Prematurity, particularly extreme prematurity (< 28 weeks gestation) and low birth weight infants often have associated chronic (special risk) medical conditions. This can be associated with prolonged hospitalisation and frequent clinic visits. These are some of the reasons premature infants are at a greater risk of vaccine preventable diseases (VPDs) and their complications. Preterm infants may also not respond as well to some vaccines (e.g. Hepatitis B)

Immunisation recommendations

Infants should be immunised according to the recommended immunisation schedule based on their chronological age as opposed to their corrected age. This is because it is important to minimise the window preterm infants are not protected from VPDs. Specific special risk medical conditions, as well as birth weight need to be taken into account as extra vaccines may be required .

It should be noted that the Rotavirus immunisation must be given within a strict time frame, with the first dose required before turning 15 weeks (chronological age) and the second dose before 25 weeks of age.

Additional vaccines recommended:

< 28 weeks gestation

  • An extra Pneumococcal Conjugate Vaccine (Prevenar 13) should be given at 6 months of age (a total of 4 doses)
  • Pneumococcal Polysaccharide Vaccine (Pneumovax 23) should be given at 4 years of age

< 32 weeks gestation and/or < 2000g birth weight

  • Hepatitis B vaccine should be given at 12 months of age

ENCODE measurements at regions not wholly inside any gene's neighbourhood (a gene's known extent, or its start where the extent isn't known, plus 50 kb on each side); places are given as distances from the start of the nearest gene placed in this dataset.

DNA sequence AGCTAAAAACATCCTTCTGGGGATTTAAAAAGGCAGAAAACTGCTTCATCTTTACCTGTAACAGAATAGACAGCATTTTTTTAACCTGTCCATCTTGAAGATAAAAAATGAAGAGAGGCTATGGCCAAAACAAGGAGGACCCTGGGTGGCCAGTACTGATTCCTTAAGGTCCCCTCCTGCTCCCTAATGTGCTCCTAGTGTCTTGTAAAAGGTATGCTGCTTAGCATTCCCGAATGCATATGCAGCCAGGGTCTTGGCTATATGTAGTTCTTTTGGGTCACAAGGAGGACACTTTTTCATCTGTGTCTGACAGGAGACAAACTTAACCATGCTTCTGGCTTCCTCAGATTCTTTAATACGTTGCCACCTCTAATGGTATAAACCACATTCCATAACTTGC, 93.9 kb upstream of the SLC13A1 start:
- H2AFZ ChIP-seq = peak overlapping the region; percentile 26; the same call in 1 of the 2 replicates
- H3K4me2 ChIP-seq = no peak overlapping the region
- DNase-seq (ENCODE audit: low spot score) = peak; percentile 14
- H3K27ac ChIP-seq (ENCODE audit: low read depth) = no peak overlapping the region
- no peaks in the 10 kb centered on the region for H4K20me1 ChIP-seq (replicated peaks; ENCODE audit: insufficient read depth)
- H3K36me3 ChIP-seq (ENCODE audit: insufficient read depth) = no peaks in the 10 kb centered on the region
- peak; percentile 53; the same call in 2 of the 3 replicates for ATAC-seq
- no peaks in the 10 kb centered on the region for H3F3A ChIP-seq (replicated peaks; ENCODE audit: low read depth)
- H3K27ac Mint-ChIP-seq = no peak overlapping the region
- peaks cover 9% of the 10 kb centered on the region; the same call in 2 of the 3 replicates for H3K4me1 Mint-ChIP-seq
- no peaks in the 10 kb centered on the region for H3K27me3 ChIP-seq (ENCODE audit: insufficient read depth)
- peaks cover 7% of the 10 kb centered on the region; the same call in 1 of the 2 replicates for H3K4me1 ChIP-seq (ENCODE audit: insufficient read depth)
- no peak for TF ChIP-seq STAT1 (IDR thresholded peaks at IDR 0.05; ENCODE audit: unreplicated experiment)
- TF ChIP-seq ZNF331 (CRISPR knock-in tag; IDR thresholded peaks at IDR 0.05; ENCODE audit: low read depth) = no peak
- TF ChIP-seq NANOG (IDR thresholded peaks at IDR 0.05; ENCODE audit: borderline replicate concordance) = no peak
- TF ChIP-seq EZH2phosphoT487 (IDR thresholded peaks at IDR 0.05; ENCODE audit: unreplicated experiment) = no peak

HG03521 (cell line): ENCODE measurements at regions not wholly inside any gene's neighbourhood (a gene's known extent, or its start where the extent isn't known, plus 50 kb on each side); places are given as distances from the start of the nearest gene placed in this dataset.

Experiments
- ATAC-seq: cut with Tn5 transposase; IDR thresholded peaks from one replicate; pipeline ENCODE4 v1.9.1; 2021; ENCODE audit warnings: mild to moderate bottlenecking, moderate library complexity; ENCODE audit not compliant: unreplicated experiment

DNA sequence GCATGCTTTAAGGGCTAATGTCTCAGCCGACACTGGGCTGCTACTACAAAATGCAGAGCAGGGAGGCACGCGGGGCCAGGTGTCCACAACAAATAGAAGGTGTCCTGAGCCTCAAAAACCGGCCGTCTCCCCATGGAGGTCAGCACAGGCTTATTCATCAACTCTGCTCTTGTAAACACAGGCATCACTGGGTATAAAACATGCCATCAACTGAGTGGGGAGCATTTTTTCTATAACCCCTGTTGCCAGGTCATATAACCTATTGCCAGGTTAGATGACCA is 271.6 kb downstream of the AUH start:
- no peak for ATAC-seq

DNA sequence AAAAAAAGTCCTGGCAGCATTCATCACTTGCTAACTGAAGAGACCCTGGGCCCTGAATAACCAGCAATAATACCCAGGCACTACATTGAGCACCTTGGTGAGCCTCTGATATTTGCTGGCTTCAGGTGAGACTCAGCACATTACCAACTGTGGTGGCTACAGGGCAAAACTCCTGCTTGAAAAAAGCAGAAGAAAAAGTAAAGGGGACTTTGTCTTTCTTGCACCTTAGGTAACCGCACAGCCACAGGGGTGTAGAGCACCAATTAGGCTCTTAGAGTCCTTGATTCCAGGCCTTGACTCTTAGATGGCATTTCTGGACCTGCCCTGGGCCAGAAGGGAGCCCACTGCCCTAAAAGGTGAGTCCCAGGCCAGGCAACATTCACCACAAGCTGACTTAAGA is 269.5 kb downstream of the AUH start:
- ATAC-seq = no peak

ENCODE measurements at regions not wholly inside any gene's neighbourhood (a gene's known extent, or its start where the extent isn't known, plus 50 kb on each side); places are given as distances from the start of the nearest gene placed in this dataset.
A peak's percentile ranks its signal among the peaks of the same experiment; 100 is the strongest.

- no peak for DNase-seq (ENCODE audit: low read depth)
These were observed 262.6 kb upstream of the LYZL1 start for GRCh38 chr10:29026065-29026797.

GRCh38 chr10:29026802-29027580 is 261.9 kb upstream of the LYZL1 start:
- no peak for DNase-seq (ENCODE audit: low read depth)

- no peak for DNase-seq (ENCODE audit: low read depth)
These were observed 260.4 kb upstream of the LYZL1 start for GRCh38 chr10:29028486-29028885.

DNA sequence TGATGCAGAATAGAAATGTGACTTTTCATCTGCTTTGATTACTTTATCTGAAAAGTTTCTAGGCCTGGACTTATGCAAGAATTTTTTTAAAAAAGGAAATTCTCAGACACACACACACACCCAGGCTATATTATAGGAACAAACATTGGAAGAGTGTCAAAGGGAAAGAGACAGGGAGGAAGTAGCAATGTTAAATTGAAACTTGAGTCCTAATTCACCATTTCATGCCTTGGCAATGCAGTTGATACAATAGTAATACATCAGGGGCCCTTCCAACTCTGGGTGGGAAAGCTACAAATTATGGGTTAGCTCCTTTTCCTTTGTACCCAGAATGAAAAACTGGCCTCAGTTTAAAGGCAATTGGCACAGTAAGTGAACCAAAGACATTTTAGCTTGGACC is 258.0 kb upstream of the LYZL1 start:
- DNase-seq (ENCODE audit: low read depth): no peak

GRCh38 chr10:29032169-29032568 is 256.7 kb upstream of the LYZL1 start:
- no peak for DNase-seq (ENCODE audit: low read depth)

Underlying medical condition

  • Influenza vaccine should be given annually from 6 months of age
  • An extra Pneumococcal Conjugate Vaccine (Prevenar 13) should be given at 6 months of age
  • Pneumococcal Polysaccharide Vaccine (Pneumovax 23) should be given at 4 years of age

Household contacts

It is recommended that family members of premature infants be fully up to date with their immunisations including influenza and pertussis boosters. This concept of ‘cocooning’ will help protect vulnerable preterm infants from VPDs.

Resources

Reviewed by:  Nigel Crawford (Director SAEFVIC, Murdoch Children’s Research Institute) and Rachael McGuire (SAEFVIC Research Nurse, Murdoch Children’s Research Institute)

Date: June 2018

Materials in this section are updated as new information and vaccines become available. The Melbourne Vaccine Education Centre (MVEC) staff regularly reviews materials for accuracy.

You should not consider the information in this site to be specific, professional medical advice for your personal health or for your family’s personal health. For medical concerns, including decisions about vaccinations, medications and other treatments, you should always consult a healthcare professional.